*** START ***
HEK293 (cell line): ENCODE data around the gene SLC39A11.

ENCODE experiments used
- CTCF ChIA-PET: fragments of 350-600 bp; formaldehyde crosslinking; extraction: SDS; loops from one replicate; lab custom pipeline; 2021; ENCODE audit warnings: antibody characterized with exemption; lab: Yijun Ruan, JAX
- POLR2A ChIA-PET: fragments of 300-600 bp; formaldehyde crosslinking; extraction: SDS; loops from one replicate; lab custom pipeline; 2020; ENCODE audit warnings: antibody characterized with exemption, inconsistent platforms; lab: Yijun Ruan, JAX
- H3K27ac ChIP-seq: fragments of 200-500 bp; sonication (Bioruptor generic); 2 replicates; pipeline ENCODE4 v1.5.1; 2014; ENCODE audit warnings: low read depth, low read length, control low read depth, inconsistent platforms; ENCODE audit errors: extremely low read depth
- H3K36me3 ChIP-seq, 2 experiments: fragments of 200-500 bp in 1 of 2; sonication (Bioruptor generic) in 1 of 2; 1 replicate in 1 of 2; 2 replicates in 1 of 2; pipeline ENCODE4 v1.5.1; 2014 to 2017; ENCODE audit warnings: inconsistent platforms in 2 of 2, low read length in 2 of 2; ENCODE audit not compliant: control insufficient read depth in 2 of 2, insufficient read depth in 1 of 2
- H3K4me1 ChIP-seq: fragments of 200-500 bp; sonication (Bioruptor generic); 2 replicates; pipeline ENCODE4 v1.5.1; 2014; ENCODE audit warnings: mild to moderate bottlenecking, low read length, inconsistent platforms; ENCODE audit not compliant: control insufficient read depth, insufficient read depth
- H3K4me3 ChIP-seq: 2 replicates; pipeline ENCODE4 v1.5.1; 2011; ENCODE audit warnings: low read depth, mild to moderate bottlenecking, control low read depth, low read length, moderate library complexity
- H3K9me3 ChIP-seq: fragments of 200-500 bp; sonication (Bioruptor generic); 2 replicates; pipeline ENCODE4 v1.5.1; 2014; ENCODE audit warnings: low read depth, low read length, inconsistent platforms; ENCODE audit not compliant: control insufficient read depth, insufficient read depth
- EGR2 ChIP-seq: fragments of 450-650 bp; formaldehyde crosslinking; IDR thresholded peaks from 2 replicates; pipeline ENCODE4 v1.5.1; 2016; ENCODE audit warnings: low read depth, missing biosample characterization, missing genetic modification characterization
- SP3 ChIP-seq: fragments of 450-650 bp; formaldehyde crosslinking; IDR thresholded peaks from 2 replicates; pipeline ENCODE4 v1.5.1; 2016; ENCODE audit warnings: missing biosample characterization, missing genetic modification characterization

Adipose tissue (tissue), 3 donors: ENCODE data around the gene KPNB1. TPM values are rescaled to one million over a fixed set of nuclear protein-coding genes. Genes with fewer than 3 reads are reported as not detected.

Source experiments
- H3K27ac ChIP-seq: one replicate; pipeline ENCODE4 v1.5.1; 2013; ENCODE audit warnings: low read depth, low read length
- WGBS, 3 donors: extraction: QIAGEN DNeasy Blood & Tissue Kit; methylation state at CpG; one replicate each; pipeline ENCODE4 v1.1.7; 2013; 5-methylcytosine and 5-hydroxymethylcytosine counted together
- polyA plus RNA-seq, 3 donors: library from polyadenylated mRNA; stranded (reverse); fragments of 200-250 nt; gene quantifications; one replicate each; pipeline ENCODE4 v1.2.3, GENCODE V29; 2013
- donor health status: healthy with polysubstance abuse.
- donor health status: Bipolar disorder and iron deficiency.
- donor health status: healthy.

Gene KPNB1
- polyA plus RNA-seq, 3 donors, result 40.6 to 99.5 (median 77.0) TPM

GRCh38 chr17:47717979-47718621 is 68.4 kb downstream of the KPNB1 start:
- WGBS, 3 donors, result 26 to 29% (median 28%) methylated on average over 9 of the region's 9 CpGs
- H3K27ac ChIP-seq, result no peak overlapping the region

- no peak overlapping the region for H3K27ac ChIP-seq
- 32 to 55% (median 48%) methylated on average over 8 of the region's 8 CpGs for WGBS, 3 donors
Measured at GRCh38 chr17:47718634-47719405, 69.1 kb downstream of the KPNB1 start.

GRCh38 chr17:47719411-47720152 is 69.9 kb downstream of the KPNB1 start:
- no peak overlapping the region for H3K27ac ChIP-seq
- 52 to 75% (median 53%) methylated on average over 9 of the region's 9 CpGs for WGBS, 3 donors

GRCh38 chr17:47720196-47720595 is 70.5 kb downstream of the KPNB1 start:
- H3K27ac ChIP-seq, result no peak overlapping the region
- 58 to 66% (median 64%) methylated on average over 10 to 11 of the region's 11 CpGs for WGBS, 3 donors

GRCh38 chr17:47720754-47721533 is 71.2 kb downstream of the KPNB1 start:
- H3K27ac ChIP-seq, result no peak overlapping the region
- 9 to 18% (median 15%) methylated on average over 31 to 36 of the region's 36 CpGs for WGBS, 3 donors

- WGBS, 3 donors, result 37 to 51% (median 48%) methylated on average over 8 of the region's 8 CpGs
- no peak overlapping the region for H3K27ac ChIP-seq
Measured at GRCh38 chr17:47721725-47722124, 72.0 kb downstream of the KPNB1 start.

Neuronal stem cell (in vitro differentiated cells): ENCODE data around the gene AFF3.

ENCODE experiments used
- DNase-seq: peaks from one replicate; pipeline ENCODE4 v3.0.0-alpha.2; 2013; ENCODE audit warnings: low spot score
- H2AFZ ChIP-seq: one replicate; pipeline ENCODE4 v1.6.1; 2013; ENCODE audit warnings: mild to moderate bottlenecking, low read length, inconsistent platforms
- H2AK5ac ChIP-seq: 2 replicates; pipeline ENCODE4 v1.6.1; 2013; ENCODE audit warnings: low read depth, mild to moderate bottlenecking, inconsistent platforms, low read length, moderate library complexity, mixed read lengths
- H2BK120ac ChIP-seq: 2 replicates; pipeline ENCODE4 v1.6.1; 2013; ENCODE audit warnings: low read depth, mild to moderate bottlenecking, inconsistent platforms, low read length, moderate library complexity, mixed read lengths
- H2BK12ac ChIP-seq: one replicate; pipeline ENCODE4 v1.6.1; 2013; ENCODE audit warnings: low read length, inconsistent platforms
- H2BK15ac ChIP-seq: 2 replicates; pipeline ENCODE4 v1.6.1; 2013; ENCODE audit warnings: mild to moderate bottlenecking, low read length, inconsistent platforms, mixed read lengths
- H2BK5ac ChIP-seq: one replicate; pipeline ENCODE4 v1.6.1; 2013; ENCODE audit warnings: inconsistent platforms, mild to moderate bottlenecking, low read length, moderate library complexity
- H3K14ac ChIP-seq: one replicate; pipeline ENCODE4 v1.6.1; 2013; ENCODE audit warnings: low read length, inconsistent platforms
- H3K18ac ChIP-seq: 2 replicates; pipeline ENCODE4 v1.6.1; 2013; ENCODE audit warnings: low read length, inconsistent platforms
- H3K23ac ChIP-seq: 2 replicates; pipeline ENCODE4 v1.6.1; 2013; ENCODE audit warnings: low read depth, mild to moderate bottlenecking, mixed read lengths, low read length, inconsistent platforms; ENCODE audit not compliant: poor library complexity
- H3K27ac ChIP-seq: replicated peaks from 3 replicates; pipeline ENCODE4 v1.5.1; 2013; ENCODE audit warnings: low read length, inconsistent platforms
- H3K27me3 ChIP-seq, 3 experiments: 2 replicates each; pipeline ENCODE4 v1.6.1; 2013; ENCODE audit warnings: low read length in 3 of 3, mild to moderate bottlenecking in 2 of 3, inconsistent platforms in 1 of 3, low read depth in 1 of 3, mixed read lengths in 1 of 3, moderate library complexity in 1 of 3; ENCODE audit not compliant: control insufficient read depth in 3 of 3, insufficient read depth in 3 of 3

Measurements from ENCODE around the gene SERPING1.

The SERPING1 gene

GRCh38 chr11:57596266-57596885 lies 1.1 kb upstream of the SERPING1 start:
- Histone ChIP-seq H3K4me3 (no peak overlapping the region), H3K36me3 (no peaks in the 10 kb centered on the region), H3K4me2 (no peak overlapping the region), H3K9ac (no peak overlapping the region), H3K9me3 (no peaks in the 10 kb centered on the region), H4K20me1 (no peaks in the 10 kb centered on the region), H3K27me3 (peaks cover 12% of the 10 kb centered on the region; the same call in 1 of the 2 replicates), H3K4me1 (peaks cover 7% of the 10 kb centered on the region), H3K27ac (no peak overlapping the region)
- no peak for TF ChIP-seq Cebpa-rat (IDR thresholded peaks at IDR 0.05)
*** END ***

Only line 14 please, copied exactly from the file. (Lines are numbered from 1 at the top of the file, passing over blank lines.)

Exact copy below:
- H3K27ac ChIP-seq: one replicate; pipeline ENCODE4 v1.5.1; 2013; ENCODE audit warnings: low read depth, low read length